Vice President-elect Leni Robredo will not allow the “ghost” of the Boracay Mansion to haunt her as she considers her soon-to be office a hub for good governance.
Boyet Dy, who will serve as Robredo’s Chief of Staff, said Robredo never regarded the Boracay Mansion forfeited by the Sandiganbayan in favor of the Quezon City government as a bad omen because it has been rebuilt into a structure different from the once ostentatious mansion.
“We see it as a symbol that our country’s fight against corruption is working because this property will now be used for a good cause as the Office of the Vice President who will be of help to the people. She set important principles in choosing her office, and that is it has to be cost effective, simple yet presentable where she can receive guests from all walks of life: from foreign dignitaries to the stakeholders whom she will work with to push for her anti-poverty advocacies,” Dy told reporters.
Estrada used to own the Boracay Mansion at No. 100 11th Street, New Manila, Quezon City where he also spent time with his partner, Laarni Enriquez. It got the name because of the white sand that surround a huge swimming pool.
Since its forfeiture in 2007, it has been used as the Quezon City government’s Executive House for receiving guests. The swimming pool area has also been converted to a parking lot.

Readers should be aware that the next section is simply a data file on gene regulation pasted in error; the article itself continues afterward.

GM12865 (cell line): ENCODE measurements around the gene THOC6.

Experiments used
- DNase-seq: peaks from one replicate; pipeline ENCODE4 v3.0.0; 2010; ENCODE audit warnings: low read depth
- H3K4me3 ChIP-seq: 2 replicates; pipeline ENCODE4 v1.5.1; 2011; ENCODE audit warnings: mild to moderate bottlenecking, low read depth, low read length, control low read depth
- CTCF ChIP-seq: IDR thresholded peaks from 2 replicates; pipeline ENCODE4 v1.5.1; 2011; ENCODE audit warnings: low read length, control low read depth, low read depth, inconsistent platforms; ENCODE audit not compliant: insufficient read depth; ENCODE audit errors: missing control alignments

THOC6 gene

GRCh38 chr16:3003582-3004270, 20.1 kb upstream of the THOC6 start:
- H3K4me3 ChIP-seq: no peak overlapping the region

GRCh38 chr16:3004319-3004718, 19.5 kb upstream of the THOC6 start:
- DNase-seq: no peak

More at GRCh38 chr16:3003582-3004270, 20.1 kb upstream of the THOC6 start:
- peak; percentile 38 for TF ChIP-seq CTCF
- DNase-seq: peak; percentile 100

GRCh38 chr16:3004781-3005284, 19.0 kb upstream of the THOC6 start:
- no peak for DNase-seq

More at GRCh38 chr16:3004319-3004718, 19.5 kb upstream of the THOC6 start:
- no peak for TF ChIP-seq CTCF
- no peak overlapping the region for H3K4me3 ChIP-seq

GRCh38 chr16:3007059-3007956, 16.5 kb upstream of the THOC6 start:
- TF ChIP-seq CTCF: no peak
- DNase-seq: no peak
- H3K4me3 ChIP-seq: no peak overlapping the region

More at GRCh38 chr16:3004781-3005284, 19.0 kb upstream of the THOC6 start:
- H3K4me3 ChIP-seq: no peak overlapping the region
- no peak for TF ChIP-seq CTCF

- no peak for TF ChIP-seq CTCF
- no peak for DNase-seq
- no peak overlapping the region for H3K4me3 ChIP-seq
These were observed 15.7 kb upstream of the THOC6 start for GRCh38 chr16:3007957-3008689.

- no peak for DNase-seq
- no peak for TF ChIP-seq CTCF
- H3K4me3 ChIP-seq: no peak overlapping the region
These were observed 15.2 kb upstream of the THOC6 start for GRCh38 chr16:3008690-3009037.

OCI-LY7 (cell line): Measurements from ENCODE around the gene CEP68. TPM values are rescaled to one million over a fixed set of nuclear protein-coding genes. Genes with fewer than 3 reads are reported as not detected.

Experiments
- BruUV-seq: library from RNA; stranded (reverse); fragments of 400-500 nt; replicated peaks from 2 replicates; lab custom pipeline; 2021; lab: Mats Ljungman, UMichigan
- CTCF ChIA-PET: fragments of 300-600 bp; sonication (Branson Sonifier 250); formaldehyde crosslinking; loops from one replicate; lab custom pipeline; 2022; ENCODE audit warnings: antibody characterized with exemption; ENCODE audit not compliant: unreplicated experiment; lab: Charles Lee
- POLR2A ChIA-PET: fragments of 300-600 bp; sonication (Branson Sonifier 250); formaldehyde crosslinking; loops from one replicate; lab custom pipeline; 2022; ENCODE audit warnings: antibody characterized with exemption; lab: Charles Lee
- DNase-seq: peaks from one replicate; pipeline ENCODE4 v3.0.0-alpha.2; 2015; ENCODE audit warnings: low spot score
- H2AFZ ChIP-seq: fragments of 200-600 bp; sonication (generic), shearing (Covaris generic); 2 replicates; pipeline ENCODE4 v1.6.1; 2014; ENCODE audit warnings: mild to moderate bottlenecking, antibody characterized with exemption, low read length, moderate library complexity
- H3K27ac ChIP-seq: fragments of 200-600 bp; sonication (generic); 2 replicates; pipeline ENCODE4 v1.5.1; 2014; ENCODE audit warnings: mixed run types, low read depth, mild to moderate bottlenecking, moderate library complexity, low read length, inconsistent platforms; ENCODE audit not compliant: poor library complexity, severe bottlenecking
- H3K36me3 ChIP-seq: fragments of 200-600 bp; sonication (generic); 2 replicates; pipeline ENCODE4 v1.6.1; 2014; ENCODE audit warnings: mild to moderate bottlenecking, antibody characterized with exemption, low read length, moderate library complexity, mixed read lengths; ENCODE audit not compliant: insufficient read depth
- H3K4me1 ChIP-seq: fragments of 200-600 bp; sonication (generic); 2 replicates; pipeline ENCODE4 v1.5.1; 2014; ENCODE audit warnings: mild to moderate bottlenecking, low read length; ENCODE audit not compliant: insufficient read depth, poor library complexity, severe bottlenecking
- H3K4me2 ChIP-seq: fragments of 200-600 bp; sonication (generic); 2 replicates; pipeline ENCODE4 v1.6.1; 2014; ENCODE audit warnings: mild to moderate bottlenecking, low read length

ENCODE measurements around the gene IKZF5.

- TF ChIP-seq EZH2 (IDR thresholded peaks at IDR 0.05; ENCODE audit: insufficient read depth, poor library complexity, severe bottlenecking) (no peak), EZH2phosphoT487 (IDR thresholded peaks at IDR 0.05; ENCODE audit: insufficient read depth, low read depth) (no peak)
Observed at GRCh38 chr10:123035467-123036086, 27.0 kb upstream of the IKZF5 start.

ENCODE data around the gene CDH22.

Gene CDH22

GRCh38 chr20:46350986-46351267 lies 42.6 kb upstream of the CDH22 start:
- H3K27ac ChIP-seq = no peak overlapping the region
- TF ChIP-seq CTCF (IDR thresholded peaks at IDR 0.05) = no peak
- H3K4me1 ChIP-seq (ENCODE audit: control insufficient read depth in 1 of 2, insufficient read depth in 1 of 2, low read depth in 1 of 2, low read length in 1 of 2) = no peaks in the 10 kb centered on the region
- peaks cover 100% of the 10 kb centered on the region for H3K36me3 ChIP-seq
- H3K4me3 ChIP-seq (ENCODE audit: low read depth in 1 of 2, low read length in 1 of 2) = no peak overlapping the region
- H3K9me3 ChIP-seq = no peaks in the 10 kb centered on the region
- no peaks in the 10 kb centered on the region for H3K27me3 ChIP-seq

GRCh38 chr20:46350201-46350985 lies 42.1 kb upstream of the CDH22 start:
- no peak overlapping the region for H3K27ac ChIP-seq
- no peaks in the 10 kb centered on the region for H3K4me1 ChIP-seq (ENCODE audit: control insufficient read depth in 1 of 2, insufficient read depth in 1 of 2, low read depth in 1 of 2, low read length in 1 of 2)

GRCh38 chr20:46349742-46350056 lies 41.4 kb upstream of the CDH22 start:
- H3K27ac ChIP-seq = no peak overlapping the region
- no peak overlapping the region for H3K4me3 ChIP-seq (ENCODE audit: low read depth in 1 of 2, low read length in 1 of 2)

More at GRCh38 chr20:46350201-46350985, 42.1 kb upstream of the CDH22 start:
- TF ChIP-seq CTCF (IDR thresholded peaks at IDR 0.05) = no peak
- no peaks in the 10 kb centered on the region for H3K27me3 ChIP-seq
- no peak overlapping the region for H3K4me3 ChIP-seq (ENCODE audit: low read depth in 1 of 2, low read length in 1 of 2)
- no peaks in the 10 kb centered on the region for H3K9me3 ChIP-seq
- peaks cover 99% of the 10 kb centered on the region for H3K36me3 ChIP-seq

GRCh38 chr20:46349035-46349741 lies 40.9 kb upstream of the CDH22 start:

“From our perspective, it is not the Boracay Mansion anymore. It is a completely different structure; a totally new building. It just so happens that it is located in the same lot of the previous building,” Dy added.
He said the property’s location sits well with Robredo.
“The Executive House has a good location because it is near the government offices that focuses in addressing poverty: the DSWD (Department of Social Welfare and Development), DA (Department of Agriculture, DAR (Department of Agrarian Reform), as well as the National Anti-Poverty Commission. The locations of these agencies have warranted strong consideration,” Dy pointed out.
Robredo also lives in Quezon City with her three daughters Aika, Tricia and Jillian.
Dy said that Robredo’s inauguration will be a toast to the toiling people whose lives she has promised to improve.
“The ceremonies will be simple, but will remain fitting to the occasion. Each sector will have a representative during the inauguration, especially those who are from the fringes of society whom she has served way back [before her political career]as a lawyer. She will work doubly hard for them this time alongside with her other partners,” Dy told reports in an interview.
“Her family will be there along with the people from the sectors she has worked with: women, farmers, fishermen, laborers…in fact, it will be a free seating because everybody in the room will be on equal footing and capable of serving the country,” he added.
Robredo’s inauguration will start with a flag raising ceremony. The Payatas Children’s Choir will sing the national anthem.
A multi-faith service will follow before Robredo takes her oath of office that will be administered by two barangay captains: Rolando Coner of Brgy. Punta Tarawal in Camarines Sur and Regina Celeste San Miguel of Brgy. Mariana in Quezon City.